You will get all the components from eBay, Amazon, or AliExpress for loose change. (I also ordered and tested much lighter and affordable rectifiers and they worked just fine with 2-3kW. See the picture.)
Because you are rectifying 240V single phase AC to DC, there is a zero voltage point when the phase crosses from positive to negative. This zero point is what is tripping up your inverter so the capacitor is needed to prevent the zero voltage point.
It is taking the energy from the ‘peak’ value which is more then the rated voltage. The capacitor is ‘smoothing’.
To give an actual picture (lifted from hvacrschool.com) … red and black are the two AC hot wires, and you see where they cross at 0V. You also see the voltage peak is 170v, but the effective voltage is 120v. Now put a piece of paper over everything under the Ov line in the chart, and the humps are the waveform of what you get as output from the rectifier. They touch OV. In reality, the humps are taller. So capacitor is adding current stolen from the peak to keep the humps from reaching zero, but it is still probably humpy looking if you looked at it with an oscilloscope.
Hopefully that makes more sense.
forgive my ignorance but how do you control amperage in this setup? What limits the amperage of the input to avoid a breaker popping?
Can’t limit, just do the math. Let’s say, with a good batch I get up to 3kW at 260 volts = 11.54 amps. One must use components that can handle the load. Kilowatts (kW) to Amps Conversion Calculator - Inch Calculator
Furthermore, my inverter is intelligent enough to auto-break if something too odd (like wrong polarity, i.e. mixing + and -) tries to creep in: reset and reboot… and try again.
Very good explanation! Thanks. I did not know the inner workings of my box! My super-knowledgeable friend just suggested adding a capacitor to solve the problem of getting only up to 240V DC , a tad bit too low.
I’ve only skimmed through all the above. Maybe I missed something - but wouldn’t it be easier to just use a regular 3-phase motor? Same type used on your saw, woodsplitter etc. All you have to do is plug it in as you would if you were expecting it to do work for you. Only difference is you add a belt and let your ic-engine try force it to speed up. No reatifier/inverter gizmos needed.
I realise American standard is mostly 1-phase, but Teemu - you’re in Finland, right?
You are absolutely right: the easiest way is to use 3-phase generator and plug that in directly to the outlet. After installing and running the setup as described, I have purchased a 3-phase one for the reason you said. However, I haven’t bothered to try that, yet. The benefit of my “gizmo” (lol) setup is better monitoring and the seamless function in parallel with solar panels. If someone does not have solar system installed, it is easiest just find a proper generator and cable (so-called “killer cable”), and make a contract with your grid/utility company. There is nothing different from a standard backup generator use, except your fuel.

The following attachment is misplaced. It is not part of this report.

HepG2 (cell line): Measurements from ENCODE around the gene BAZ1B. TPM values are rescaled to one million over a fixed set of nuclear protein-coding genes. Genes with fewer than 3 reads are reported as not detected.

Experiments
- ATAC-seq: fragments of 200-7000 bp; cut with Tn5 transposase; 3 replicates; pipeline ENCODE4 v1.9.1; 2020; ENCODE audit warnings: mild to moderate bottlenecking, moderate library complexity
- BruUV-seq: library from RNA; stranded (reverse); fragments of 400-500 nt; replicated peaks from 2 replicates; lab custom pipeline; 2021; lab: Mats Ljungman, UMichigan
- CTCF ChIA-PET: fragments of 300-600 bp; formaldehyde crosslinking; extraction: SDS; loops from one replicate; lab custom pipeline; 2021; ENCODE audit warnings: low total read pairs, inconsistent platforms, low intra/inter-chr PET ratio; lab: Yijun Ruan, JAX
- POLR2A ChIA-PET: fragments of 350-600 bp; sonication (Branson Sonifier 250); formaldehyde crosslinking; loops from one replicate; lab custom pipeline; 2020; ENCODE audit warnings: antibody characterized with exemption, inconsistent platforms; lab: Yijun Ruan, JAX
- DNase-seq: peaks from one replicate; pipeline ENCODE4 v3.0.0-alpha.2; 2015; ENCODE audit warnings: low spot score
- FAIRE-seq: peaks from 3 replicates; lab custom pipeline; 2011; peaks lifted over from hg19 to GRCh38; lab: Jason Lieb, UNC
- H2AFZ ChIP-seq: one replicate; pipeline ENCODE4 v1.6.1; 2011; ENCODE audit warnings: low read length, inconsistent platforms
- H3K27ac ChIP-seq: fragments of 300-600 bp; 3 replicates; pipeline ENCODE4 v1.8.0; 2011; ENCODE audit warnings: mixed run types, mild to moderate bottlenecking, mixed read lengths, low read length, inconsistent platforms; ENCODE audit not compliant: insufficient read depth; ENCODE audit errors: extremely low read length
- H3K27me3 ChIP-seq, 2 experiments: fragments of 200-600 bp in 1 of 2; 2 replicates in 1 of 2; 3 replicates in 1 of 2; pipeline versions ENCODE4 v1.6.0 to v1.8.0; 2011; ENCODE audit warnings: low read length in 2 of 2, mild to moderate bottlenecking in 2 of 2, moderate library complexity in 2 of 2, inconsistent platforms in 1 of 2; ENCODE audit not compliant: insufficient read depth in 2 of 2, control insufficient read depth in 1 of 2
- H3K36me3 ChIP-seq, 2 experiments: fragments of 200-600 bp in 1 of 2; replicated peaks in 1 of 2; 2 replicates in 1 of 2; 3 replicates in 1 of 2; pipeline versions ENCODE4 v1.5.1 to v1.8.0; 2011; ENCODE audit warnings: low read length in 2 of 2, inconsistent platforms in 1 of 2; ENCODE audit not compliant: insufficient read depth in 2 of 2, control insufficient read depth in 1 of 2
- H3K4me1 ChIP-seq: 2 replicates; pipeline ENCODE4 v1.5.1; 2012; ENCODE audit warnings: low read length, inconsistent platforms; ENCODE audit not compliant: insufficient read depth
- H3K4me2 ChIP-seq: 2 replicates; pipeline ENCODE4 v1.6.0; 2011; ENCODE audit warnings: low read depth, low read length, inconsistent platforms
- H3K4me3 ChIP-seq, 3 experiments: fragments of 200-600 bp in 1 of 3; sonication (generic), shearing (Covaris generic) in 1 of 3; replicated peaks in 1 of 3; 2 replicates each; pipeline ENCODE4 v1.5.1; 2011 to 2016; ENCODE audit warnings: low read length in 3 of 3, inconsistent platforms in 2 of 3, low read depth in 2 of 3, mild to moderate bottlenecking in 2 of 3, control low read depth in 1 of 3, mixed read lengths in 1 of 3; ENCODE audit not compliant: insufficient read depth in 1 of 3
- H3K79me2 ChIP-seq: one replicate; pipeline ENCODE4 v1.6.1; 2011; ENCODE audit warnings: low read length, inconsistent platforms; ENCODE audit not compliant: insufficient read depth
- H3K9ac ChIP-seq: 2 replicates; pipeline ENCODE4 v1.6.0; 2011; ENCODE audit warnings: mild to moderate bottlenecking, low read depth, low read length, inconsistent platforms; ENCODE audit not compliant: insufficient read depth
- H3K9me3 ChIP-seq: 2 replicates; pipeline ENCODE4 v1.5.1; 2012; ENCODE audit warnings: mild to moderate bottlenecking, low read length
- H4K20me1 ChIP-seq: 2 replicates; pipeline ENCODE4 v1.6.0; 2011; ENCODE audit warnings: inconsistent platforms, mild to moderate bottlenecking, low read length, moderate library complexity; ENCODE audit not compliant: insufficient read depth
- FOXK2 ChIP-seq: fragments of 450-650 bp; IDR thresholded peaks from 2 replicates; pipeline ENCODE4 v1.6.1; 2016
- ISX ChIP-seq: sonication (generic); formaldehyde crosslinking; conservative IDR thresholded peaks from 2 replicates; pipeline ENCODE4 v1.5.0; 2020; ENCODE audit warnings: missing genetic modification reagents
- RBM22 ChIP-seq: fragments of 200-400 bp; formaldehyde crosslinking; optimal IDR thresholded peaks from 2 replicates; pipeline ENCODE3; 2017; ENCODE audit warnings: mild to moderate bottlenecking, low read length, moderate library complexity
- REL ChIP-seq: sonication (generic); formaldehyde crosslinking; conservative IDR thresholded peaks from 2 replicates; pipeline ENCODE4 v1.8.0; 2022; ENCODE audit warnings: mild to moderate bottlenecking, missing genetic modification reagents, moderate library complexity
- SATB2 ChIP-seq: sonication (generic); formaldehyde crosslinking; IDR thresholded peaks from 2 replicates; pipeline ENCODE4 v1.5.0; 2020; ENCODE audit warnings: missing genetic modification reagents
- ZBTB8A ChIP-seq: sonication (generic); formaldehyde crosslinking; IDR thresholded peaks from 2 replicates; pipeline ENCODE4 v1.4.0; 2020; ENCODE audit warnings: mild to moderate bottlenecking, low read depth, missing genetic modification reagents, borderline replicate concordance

I am in Finland, yes, and a typical household has a 3-phase power coming in.
Teemo, I have solar and the motor/generator’s production is easily monotored via the solar app - just saying. Only problem is that I need Finnish electricity prices to justify gasifier lightup
It was several thousands in ‘engineering fees’ plus all the wiring for connection fees to get a 3-phase motor hooked to the grid in the here in my area of the US (we have 200+ distribution utilities and all of their rules are different). And once approved, you are only approved for that very specific motor.
For a solar inverter because they all agreed to approve the UL listed ones. they rubber stamp the engineering fee. It is literally cheaper to use the solar inverter system. Which has the benefit of precisely matching the waveforms and shutting off power to the grid in the event the grid goes down.
Realistically, I don’t think any of this tinkering can be justified with economical reasons. However, earning 2€/kWh is an appealing scenario.
Is that what you get for solar for a feed in tariff? I know Germany originally was paying something insane like that.
That was only for one afternoon a week ago. But it has been like that before, and will be again as weather is cold and huge nuclear power plants will be out of operation for a month as scheduled…
Do you guys get any advance notice? If you can paid that much, that pays for a pieced together system in a day.